The Vacation Kingdom of the World: Quiet, Please!

by Tom Richards, contributing writer

"We learn from fairy tales that there are many different kinds of powers in this world. One child is given a light saber, another a wizard's education. [Some of us] are offered keys to secret gardens full of riches. [Others] tumble like Alice down her rabbit hole. [We don't] choose to go to Wonderland—but [we make] of it an adventure that is fresh and fantastic and very much [our] own."

– Susan Cain, author of Quiet: The Power of Introverts in a World that Can't Stop Talking)

Just as there are many ways of enjoying a rich life, there are many ways of enjoying a vacation. By definition, a vacation is time away from the ordinary. Sadly, this notion seems threatened in a technology-driven society that has reached its "long tenacious fingers" into nearly every aspect of our daily lives. There's much more "noise" in our world today, and sometimes this level of distraction prevents us from being truly present in the moment.

Vacation time was once viewed as an escape from the hassles and duties of daily life, a chance to get away from it all. Sadly, the noise of the outside world seems to creep into even these brief times of respite.

Fortunately, we have some control over the amount of "noise" we allow to interfere with our vacations. We can choose to keep the "real world" at bay by turning off technological devices and refraining from watching the news or reading the daily paper. There seems to be, however, a growing trend at the Vacation Kingdom of the World towards an ever-increasing level of literal noise that is quite impossible to block out.

Readers of MousePlanet will, no doubt, share my love of Walt Disney World to some degree. Through the years, however, I have meet many "Disney doubters," people who have never been to a Disney park and try to avoid the place at all costs. They see themselves as giving in to their kids' demands at a yet-to-be-determined time in the nebulous future, but they fight that urge. Why? They imagine Disney as a family-style Las Vegas, a cacophonous place that overstimulates kids, unfairly manipulates emotions, tires guests with constant motion, and generally represents all that is bad about American consumer culture.

I have typically defended Disney World as a place that offers something for everyone; a place that, despite its commercialism and constant self-promotion, really is "magical"—and classic. It's not Las Vegas, I argue; it's not one overstimulating experience after the other. Walt Disney World was designed by men and women of great sophistication and taste; their designs were informed by the template created by one of the most innovative men of all time, Walt Disney himself. The place has class. The place is timeless.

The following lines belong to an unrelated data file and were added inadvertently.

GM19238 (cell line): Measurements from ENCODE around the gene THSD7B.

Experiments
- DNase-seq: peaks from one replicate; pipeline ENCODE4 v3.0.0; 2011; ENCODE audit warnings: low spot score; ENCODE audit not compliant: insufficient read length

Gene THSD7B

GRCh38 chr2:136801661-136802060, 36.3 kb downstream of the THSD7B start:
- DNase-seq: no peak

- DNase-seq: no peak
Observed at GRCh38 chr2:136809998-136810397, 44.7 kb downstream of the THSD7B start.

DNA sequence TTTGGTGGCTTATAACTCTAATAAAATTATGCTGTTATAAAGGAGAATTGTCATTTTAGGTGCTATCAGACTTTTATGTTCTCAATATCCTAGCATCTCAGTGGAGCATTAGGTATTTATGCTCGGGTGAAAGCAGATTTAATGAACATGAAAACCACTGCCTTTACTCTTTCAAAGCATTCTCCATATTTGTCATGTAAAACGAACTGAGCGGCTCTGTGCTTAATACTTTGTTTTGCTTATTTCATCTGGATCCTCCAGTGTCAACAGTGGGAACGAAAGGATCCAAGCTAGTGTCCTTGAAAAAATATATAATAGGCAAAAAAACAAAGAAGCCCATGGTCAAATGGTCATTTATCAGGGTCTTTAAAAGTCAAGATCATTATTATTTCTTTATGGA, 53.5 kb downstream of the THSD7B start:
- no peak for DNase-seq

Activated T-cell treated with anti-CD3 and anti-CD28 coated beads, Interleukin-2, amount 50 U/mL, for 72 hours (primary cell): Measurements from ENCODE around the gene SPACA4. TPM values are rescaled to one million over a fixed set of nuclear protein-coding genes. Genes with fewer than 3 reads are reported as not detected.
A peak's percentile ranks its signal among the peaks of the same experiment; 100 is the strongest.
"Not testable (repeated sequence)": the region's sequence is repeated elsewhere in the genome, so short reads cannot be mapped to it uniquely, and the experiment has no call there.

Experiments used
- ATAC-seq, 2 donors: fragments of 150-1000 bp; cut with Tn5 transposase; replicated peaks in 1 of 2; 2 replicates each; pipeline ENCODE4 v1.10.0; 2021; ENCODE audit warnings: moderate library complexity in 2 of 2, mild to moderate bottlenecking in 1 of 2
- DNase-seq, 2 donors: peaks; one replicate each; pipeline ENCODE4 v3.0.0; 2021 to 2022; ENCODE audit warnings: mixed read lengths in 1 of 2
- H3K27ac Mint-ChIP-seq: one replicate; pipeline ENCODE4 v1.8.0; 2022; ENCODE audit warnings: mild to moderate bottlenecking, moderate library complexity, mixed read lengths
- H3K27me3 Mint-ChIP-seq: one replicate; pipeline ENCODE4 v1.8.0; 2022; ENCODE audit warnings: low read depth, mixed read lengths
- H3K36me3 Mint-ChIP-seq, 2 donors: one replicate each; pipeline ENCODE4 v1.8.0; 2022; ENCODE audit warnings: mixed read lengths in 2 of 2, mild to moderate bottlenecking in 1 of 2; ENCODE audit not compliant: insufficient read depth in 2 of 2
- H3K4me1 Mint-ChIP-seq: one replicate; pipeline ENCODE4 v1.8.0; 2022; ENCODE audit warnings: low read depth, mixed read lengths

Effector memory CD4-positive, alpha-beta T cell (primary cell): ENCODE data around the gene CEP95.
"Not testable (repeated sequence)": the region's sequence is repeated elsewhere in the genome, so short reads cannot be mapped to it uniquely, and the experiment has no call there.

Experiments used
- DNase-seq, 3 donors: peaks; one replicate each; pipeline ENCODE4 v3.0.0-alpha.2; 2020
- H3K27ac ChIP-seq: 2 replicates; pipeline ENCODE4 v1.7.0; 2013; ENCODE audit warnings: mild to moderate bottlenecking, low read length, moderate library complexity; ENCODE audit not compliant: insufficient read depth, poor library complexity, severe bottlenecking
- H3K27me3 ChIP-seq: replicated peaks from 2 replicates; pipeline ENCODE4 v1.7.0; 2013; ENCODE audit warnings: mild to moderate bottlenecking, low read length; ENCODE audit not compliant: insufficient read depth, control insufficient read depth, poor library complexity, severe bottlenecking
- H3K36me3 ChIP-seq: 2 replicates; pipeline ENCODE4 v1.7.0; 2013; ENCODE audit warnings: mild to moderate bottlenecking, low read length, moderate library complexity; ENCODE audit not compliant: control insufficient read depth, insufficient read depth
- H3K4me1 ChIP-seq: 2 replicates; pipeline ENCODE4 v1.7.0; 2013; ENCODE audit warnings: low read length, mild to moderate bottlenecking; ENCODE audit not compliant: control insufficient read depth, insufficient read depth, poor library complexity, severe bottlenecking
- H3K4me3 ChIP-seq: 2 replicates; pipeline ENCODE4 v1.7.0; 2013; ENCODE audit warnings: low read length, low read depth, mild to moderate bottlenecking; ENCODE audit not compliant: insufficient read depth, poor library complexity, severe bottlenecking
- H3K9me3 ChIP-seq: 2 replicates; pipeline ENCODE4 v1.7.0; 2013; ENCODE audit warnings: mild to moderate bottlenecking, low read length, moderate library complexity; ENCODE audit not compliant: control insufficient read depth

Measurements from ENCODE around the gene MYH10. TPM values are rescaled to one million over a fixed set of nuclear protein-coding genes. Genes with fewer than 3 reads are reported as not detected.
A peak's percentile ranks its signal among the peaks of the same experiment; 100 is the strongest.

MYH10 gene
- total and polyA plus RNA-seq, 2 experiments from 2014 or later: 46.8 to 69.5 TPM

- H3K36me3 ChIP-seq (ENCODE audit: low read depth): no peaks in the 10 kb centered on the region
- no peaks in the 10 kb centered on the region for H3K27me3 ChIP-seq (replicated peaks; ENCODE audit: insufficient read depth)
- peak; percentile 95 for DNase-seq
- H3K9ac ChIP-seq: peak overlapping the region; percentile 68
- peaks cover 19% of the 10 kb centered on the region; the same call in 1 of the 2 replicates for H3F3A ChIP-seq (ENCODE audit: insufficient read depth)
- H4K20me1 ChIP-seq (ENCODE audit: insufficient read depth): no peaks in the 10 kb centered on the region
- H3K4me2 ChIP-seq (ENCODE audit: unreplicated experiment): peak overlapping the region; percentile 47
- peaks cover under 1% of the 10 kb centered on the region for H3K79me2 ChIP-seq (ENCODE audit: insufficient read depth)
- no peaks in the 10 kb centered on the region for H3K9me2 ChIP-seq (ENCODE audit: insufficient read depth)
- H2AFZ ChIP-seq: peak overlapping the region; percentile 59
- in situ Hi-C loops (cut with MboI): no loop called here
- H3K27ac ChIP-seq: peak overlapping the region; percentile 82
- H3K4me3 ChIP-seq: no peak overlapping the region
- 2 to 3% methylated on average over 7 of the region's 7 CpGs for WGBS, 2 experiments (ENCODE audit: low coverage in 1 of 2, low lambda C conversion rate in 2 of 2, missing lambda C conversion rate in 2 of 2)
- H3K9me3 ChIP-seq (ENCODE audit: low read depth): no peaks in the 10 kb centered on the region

I'm not so sure anymore.

At times, I've begun to question the integrity of the Walt Disney World experience. More often than not, those questions stem from a longing for a less noisy Walt Disney World. I've composed the following lists of unnecessarily noisy experiences that could be quieted, quite simply and quite inexpensively. Removing them, or at the very least, toning them down a few notches, would enhance my enjoyment of my favorite vacation destination.

"Please keep moving"

Sometimes, especially during very busy events like parades and fireworks, cast members are asked to control traffic flow. This can be an uncomfortable role, something akin to being a school cafeteria monitor. People on vacation tend to feel entitled to do as they please, stand wherever they want, and walk where they choose. After all, they paid a significant amount of money for their Disney vacation. Nonetheless, certain rules and procedures need to be followed for safety reasons. More often than not, cast members handle this unpleasant responsibility with grace and good humor. Lately, however, I've noticed a trend: barking orders at guests in hostile manner. Nothing breaks the spell of awe-inspiring fireworks or a glorious Disney parade like that end of the night crush punctuated by the irritated rants of an impatient cast member.

Silence is golden

No one values the importance of words more than I, yet there are times when brevity is indeed, the soul of wit. After all, silence can be golden. Like words, music plays a vital role in embellishing the emotionality of any true "Disney" moment. My collection of theme park music is among my most prized possessions.

Still, there are times when less is more. Disney vacations are very stimulating; that's part of their charm. But down time between those experiences—some quiet time to visit, reflect, or simply be—can be a very good thing. Sadly, these quiet moments are much more difficult to find.

Quiet time by the pool? Good luck with that. There's a never-ending parade of games and activities to keep the kids entertained. Apparently, out-of-this-world pools aren't entertaining enough for today's children. Add to that the ubiquitous thumping of pop music, and you can kiss quiet time by the pool goodbye. It reminds me of the horrors of the nearby Nickelodeon Suites. Ugh.

How about a calm bus ride to or from your Disney Resort? Sorry. Recorded narration and themed music loop continuously. The first time or two, it's mildly entertaining. After that, it's annoying.

Waiting for Fantasmic to begin? Think you might have a little down time to visit with the family or just sit in relative quiet? Not anymore. Music by "Disney Channel stars" blares out of every speaker; cast members encourage sections of the auditorium to participate in competitive cheers, not unlike those at high school pep rallies. It cheapens the entire experience; the quiet anticipation was part of the fun. It also made the Fantasmic performance even more exciting.

One of the worst trends, however, is the "talking during the fireworks" present in most of the recent Magic Kingdom displays. The narration and dialogue are distracting; they pull the audience out of the emotional experience created by the artful blend of music and visual spectacle. The apparent need for a storyline, even during the visceral experience of a pyrotechnic display, trumps the willingness to design a prolonged experience without words.